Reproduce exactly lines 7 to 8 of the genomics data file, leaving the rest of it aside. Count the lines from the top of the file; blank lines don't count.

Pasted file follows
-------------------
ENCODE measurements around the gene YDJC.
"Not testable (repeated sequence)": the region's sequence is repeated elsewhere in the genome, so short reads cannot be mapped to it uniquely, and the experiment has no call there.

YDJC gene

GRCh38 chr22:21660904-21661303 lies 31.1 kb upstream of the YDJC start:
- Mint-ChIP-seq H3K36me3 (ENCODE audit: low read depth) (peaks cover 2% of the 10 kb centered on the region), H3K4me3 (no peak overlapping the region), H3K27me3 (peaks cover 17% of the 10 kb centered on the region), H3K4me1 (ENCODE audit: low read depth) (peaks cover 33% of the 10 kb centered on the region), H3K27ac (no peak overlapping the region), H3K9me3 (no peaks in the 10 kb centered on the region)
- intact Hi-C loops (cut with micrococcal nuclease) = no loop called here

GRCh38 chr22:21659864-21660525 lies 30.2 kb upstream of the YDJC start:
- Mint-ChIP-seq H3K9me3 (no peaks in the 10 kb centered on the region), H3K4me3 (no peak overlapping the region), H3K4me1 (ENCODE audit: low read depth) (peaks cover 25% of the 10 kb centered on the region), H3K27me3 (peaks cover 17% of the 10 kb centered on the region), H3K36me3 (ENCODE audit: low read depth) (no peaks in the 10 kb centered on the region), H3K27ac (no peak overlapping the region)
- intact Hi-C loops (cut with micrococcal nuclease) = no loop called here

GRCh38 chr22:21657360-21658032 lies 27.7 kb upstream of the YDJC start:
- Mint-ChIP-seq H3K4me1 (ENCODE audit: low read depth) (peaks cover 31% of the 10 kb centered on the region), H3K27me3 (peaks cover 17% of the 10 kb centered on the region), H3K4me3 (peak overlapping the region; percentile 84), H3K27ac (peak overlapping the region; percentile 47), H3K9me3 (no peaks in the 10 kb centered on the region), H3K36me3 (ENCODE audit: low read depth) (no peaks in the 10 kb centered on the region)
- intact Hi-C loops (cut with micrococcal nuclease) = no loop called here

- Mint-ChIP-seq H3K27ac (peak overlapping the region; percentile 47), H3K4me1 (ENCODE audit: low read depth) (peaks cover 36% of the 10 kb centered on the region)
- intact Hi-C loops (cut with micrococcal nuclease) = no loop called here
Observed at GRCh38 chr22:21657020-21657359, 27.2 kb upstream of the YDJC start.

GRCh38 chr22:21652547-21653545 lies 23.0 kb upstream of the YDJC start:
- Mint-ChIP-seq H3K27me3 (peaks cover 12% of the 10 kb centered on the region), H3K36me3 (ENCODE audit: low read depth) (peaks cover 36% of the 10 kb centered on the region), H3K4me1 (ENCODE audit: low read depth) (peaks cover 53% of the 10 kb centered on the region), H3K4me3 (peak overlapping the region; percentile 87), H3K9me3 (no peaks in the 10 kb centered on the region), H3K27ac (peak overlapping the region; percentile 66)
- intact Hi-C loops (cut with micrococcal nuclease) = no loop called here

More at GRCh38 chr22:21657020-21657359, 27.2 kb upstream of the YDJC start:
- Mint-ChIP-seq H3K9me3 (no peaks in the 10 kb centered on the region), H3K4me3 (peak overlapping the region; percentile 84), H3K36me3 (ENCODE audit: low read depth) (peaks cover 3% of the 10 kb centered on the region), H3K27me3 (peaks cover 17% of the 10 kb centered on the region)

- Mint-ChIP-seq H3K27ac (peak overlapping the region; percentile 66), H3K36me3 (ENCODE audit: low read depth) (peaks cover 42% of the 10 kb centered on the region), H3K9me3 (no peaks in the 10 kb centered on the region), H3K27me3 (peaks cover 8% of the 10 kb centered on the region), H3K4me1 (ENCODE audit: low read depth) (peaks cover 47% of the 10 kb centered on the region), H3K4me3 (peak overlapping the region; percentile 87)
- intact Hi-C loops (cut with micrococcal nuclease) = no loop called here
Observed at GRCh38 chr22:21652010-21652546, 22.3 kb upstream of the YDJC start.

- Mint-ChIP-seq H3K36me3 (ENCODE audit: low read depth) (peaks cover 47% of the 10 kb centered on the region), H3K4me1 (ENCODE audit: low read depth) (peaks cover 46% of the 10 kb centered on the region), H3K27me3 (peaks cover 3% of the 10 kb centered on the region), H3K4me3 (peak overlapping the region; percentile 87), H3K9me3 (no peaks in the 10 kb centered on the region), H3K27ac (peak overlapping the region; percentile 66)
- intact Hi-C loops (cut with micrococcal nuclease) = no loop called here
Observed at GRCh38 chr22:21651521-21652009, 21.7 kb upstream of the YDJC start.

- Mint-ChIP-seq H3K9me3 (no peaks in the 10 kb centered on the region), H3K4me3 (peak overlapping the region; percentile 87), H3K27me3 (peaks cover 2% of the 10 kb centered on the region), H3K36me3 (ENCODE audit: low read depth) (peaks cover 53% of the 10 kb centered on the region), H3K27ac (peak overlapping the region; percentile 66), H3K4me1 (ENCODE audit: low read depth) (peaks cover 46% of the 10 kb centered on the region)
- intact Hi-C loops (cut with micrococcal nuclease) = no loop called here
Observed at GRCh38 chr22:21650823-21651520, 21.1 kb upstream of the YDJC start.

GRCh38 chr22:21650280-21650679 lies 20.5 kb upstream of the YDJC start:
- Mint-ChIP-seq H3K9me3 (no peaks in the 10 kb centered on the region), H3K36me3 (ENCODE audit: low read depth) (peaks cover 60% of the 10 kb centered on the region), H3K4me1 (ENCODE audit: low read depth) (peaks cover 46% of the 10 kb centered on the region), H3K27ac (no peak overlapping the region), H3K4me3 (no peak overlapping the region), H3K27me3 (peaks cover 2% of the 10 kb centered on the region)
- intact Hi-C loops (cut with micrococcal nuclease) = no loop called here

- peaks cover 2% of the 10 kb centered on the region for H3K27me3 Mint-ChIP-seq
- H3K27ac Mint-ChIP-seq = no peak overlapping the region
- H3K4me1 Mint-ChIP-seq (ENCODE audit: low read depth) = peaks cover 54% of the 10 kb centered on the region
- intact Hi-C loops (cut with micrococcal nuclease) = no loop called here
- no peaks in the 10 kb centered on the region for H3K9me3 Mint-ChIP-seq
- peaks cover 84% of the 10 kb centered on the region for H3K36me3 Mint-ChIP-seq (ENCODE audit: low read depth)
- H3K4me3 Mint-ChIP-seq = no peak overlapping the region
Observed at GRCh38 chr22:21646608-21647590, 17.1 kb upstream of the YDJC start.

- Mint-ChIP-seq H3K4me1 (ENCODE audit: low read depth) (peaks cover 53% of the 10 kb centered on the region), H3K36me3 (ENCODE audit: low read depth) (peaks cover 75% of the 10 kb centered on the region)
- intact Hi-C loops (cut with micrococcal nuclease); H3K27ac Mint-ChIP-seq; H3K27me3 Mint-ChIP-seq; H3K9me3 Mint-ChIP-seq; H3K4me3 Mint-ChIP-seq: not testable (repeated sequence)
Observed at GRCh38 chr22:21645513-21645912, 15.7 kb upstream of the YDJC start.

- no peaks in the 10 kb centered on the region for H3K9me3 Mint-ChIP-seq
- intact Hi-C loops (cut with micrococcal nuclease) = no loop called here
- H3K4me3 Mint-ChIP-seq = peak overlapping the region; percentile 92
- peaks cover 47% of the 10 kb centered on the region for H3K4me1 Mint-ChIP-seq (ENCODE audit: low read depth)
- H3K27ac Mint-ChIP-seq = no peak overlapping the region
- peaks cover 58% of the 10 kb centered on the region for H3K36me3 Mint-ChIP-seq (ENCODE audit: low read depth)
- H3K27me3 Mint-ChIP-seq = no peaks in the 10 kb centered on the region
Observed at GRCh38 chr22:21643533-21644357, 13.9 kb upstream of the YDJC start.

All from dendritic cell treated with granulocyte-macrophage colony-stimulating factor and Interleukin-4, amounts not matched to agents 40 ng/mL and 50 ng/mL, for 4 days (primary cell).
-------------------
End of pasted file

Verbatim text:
GRCh38 chr22:21659864-21660525 lies 30.2 kb upstream of the YDJC start:
- Mint-ChIP-seq H3K9me3 (no peaks in the 10 kb centered on the region), H3K4me3 (no peak overlapping the region), H3K4me1 (ENCODE audit: low read depth) (peaks cover 25% of the 10 kb centered on the region), H3K27me3 (peaks cover 17% of the 10 kb centered on the region), H3K36me3 (ENCODE audit: low read depth) (no peaks in the 10 kb centered on the region), H3K27ac (no peak overlapping the region)